[As I draft this series in late March, the Covid-19 pandemic continues to devastate the United States and the world. So this week I’ll AmericanStudy a handful of prior epidemics, leading up to a weekend post that I’ll wait to draft until we know more about where things stand in early May.]
On the long history of associating illness with foreign and immigrant communities.
First things first: by challenging, as I did in my Saturday Evening Post column, our president’s and his supporters’ attempts to brand Covid-19 as the “Chinese virus” (a central goal of theirs, at least as of the March moment in which I’m drafting this post); and linking that trend, as I will in this post, to longstanding and discriminatory historical narratives, I don’t mean to minimize the frustrating ways in which the Chinese government seems to have covered up the initial outbreak and spread of the epidemic. While of course our own American government did the same for crucial early months (really all of January and February), that doesn’t at all elide the Chinese government’s responsibility for the world’s early failures to recognize and respond to the virus in ways that might have limited its scope and effects. All of that is part of the story of this pandemic—but none of it has much if anything to do with why so many xenophobic Americans insist on calling the disease the Chinese virus.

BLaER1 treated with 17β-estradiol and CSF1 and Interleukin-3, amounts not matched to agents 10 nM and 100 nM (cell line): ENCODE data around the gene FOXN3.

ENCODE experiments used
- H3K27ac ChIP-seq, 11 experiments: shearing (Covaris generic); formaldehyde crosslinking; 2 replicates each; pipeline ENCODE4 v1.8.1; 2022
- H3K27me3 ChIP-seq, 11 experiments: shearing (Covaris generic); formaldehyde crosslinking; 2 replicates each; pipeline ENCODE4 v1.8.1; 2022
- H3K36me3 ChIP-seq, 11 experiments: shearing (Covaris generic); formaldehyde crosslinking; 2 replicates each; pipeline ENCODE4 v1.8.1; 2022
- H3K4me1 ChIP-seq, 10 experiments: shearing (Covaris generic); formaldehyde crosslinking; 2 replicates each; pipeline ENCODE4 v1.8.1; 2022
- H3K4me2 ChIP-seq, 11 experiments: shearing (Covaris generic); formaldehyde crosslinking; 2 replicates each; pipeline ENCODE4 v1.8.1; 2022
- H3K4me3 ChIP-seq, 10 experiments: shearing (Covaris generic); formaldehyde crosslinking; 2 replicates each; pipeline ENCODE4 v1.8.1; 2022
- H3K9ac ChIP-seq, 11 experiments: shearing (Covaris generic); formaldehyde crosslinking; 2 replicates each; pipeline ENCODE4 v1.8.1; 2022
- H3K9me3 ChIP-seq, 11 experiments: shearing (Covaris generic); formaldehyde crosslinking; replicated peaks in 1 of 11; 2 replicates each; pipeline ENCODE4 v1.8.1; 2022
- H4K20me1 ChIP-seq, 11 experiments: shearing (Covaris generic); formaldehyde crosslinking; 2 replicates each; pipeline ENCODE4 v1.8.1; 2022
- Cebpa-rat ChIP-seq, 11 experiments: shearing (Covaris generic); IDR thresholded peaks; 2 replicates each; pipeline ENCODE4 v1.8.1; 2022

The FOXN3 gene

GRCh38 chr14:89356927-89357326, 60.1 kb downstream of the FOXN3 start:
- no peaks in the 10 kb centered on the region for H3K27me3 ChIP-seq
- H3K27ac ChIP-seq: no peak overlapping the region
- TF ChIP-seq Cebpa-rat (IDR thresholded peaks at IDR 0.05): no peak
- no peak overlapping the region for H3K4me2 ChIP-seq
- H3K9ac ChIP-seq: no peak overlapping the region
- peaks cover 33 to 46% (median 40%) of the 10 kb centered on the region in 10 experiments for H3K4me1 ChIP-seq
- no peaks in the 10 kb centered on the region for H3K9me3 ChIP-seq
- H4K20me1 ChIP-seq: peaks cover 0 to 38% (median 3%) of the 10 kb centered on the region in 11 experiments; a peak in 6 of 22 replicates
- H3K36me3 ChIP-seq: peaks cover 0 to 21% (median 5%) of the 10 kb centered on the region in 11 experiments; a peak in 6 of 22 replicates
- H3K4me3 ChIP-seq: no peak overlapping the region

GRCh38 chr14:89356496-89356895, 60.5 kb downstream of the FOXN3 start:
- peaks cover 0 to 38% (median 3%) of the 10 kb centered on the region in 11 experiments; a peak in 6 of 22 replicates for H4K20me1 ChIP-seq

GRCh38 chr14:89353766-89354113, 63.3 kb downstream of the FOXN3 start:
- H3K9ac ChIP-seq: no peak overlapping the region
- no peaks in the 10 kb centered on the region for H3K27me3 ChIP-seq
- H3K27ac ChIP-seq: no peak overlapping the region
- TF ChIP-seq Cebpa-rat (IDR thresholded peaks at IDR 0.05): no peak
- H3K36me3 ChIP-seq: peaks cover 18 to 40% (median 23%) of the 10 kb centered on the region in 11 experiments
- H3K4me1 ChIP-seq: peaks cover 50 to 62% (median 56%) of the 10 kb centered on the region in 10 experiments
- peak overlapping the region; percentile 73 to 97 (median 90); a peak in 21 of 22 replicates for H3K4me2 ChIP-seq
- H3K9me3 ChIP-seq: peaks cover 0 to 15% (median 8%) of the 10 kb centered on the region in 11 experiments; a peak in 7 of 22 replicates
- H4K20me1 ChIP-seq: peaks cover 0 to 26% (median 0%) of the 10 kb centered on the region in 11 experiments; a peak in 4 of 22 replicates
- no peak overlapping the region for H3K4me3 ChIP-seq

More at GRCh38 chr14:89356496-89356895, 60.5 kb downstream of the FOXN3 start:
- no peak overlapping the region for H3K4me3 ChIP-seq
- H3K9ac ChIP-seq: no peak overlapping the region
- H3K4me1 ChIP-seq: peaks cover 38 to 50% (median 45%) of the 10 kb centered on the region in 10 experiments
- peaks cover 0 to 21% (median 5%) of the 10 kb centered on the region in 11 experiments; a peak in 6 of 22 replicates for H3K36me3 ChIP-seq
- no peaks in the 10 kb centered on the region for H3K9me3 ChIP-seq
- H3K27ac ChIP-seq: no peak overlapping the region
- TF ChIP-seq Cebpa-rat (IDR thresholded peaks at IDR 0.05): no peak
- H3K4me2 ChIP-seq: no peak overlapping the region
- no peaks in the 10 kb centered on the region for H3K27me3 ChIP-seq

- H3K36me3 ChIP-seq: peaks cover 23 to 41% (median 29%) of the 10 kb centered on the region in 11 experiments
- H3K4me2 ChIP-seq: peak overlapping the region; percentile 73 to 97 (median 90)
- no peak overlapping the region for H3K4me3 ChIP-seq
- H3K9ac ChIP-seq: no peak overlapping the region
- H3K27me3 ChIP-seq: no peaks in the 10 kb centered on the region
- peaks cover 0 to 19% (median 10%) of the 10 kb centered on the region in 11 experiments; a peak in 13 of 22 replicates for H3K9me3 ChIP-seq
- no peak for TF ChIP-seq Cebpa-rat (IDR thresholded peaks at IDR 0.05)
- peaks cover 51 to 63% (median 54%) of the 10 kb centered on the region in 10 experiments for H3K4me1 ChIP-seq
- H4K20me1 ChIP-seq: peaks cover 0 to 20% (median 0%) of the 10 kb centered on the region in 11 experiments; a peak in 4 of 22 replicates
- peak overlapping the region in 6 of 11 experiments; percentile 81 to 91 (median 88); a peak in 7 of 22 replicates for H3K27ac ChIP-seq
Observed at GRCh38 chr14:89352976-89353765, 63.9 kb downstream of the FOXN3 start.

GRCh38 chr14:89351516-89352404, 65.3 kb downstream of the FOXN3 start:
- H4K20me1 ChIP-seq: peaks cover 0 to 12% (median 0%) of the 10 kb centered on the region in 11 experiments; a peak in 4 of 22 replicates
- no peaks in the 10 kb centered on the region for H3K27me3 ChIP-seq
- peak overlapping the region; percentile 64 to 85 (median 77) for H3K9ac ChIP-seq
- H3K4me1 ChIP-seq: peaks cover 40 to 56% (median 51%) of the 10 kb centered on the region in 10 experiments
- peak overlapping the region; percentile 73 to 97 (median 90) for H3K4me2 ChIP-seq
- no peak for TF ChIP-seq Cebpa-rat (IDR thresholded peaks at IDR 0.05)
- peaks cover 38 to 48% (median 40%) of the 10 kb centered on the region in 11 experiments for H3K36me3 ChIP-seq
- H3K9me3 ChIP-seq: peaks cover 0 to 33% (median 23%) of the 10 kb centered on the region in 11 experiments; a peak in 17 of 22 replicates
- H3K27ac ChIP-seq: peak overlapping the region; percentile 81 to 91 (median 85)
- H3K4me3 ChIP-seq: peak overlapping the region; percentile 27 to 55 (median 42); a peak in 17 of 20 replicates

How do I know that, you might ask? Because Chinese immigrants and Chinese Americans have been linked to illness in xenophobic and bigoted fears and narratives for nearly two centuries now. The 19th and early 20th century “Yellow Peril” narrative featured many distinct types of anti-Chinese sentiments, but these fears of illness (and accompanying images of Chinese immigrants and Chinese American communities as unclean and the like) were consistently central to that narrative. Indeed, some of the most common arguments in favor of our earliest national immigration restrictions (which just happened to be our earliest national immigration laws of any kind), from the Chinese Exclusion Act to the Immigration Act of 1917 to the 1920s Quota Acts, were those which accused Chinese immigrants (and gradually those from many other nations as well, but Chinese Americans quite clearly comprised the origin point for the links between these fears and national immigration restrictions) of carrying incurable diseases such as smallpox and the bubonic plague.
That narrative became an enduring basis for broader anti-immigrant sentiments and narratives throughout the 20th century. Take for example Texas Congressman John Box’s 1928 arguments on the floor of the House of Representatives for extending the 1924 Quota Act to cover the Mexican American border; Box argued that “Every reason which calls for the exclusion of the most wretched, ignorant, dirty, diseased, and degraded people of Europe or Asia demands that the illiterate, unclean, peonized masses moving this way from Mexico be stopped at the border.” Box traffics in some dozen xenophobic stereotypes in that one sentence, but I think it’s no coincidence that at least three of his eight adjectives (“dirty,” “diseased,” and “unclean”) are closely linked to narratives of illness and contagion (while two have to do with literacy/knowledge and two with class/poverty). Quite simply, there’s no way to understand the long history of anti-immigrant sentiments in American society, culture, and laws without a full engagement with the centrality of disease fears and narratives to those perspectives—and thus no way to disentangle our current moment’s fears and xenophobia from all those interconnected histories.
Next epidemic tomorrow,
PS. What do you think? Other thoughts on this epidemic or any prior ones?
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